But whether we do or we don't, the truth is I'm flat broke. And there's nothing worse when trying to woo a girl than an empty wallet. I can't afford flowers, or lingerie, or even the alcohol needed to take advantage of her when she's drunk. Heck, I can't even afford to have the tooth repaired that I cracked eating dried pasta back in March. And so I've been a little cheeky and asked around the local cafes if they can give me some work, cash in hand of course. It's taken some time, but finally last week Spiros the Greek rang to say I can make sandwiches in his dirty cafe. It's nothing flash, or even legal, but it's money to buy that alcohol and fix that tooth.

If only the cafe were not on the same street as the car magazine I worked for when I was here in Sydney last year. It means that each day I get to watch my replacement zoom past in some Lotus or Aston or whatever else it may be while I clear dirty ashtrays from the tables outside. I stop and think how that used to be me and how much I miss it, before Spiros screams at me to take Table Four some cutlery and to stop day-dreaming on the sidewalk. From that high to this low, it's one mighty fall, but I can't complain when the reason for my return, the Wrecking Ball, will be waiting for me after work with a racquet so she can smash me at tennis.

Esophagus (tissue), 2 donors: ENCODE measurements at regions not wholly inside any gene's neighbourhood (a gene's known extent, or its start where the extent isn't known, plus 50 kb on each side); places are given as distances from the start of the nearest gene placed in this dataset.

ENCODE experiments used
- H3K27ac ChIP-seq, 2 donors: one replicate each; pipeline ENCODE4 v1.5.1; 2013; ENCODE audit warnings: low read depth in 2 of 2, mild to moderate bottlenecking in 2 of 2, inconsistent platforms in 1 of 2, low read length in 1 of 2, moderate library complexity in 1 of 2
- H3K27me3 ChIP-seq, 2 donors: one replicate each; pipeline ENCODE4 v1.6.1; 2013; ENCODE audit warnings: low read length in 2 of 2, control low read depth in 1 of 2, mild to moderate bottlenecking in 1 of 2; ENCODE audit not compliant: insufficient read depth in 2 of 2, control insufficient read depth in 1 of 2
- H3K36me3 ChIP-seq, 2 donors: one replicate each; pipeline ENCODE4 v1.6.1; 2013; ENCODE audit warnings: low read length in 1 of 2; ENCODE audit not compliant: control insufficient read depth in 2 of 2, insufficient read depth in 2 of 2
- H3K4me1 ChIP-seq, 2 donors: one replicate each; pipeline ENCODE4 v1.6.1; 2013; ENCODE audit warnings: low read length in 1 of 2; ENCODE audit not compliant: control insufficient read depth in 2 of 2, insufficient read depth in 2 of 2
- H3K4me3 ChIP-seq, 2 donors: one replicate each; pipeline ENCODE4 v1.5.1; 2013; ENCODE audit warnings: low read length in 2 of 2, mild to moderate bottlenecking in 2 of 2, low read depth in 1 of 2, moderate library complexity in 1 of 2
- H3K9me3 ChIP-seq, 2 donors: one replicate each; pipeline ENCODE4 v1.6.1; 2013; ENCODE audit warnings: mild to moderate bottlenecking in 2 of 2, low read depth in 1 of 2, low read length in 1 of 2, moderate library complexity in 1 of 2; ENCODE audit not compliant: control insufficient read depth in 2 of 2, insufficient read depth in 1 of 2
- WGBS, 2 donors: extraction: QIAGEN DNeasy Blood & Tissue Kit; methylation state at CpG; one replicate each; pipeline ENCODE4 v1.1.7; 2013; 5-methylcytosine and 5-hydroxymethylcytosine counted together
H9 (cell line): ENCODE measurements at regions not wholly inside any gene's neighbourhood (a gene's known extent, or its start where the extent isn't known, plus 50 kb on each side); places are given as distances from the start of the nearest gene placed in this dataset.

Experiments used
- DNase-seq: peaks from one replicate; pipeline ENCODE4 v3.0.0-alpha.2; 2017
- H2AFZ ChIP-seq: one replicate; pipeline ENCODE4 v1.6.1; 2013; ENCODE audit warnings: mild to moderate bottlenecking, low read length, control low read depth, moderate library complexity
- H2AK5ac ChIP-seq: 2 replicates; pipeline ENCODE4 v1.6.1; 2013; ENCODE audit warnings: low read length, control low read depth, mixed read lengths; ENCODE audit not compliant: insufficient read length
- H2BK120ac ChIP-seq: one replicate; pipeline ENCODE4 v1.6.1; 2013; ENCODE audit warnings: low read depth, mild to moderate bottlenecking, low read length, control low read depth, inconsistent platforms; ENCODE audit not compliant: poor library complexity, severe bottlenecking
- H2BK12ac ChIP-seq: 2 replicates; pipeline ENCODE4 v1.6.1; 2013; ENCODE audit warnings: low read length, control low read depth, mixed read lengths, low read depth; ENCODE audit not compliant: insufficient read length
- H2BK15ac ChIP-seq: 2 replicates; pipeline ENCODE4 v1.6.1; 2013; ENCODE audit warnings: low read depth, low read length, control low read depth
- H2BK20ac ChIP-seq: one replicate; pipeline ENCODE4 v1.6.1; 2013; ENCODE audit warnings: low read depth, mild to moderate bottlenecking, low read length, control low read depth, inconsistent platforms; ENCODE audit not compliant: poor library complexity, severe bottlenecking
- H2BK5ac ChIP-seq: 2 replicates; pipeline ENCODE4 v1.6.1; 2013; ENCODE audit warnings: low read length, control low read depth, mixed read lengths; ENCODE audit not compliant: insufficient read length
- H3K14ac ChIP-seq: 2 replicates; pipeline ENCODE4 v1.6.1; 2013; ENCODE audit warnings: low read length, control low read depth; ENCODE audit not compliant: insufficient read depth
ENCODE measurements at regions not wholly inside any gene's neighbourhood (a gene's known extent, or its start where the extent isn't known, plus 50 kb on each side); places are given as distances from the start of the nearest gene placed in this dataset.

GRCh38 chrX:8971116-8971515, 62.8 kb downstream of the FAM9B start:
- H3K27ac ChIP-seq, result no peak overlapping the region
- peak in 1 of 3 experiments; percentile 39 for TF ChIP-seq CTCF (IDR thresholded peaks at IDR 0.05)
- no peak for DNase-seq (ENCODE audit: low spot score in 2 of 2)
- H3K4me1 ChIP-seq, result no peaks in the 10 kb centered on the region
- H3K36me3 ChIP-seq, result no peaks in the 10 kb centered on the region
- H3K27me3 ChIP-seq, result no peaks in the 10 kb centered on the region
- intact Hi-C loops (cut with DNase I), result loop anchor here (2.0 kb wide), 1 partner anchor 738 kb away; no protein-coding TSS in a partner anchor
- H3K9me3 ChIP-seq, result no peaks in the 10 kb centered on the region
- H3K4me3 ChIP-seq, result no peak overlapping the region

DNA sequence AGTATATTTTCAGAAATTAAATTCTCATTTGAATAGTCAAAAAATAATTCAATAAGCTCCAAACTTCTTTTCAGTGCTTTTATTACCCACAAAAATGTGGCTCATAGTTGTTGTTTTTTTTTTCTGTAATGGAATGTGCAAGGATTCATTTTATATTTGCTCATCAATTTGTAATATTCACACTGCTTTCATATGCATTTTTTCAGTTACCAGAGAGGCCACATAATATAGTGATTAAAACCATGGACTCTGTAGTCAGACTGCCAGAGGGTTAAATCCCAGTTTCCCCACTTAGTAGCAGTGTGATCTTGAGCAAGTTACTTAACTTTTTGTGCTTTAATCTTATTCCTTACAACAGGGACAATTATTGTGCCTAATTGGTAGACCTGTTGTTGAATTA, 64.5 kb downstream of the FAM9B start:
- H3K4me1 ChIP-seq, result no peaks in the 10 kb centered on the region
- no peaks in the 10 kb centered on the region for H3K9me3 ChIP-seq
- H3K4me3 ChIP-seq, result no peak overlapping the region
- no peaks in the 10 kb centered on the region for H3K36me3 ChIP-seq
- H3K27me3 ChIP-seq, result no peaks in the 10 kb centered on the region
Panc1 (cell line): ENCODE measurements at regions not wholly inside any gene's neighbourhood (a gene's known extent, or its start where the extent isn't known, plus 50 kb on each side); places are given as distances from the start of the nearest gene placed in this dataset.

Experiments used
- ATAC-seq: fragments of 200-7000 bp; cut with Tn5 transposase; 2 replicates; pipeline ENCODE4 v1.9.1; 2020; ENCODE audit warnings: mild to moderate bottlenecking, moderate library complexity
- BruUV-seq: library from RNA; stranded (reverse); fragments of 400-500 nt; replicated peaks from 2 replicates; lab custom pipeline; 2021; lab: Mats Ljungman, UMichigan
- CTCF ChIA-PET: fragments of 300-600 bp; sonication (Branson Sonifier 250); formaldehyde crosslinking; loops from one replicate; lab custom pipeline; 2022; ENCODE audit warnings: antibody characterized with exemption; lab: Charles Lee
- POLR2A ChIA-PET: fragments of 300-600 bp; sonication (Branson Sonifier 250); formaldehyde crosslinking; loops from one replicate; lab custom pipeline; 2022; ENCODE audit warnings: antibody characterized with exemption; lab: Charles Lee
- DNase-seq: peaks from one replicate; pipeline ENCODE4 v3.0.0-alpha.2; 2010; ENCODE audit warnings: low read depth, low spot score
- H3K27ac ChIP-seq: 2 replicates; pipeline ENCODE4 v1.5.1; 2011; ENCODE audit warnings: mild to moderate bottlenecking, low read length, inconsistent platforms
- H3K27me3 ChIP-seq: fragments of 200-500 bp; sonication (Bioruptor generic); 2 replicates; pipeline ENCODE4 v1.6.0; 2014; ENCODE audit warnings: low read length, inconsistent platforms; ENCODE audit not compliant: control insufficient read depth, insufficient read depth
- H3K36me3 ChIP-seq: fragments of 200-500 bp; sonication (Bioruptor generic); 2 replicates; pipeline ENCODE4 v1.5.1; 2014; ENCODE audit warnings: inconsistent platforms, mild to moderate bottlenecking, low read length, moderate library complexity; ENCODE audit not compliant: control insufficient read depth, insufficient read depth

And regardless of all this silly drama, I'm starting to genuinely enjoy Sydney. The last time I was here I whined that it can be a false, soulless place; full of botox-ed foreheads and plastic breasts. But slowly it grows on you, gets under your skin. The great food and the beautiful women help, but it's also the little things, like the small town feel you get in the suburbs and the simple happiness the locals take from getting their surfboards wet on the weekend.

And I've got good friends here too. Some from the last time, but also new ones, like Ollie from Lincoln and an Essex girl nicknamed Pube Head for the same obvious reasons that I'm called Big Teeth. We met in a hostel a while back and laughed like idiots when we realised we were here for the same reason. Sadly she's not been as fortunate as me, with nothing but unanswered phone calls and a cold shoulder from the ex she's flown all this way for. So Pube Head's sad, as you would be after realising someone you love is actually a bit of a shit.

But that's the thing with travelling; you meet interesting people with interesting stories and adventures that they're still in the middle of completing. In some ways I wish I was at home, oblivious to the wider world that's out there. Like friends who've been drinking in the same pub for the past ten years and don't dare go anywhere but down the road.

What a simple life that would be; content and happy with your lot, not endlessly trying to better it. Instead, I'm a long way from home and only half succeeding in making things work with a girl who lives in Australia, but is actually Canadian and who never wants to live in England. It's achingly complicated, but also wildly exciting, and that's what travelling guarantees all of us when we embark on stupid adventures that any of us can so easily find ourselves on. But marriage? Even I'm not that stupid.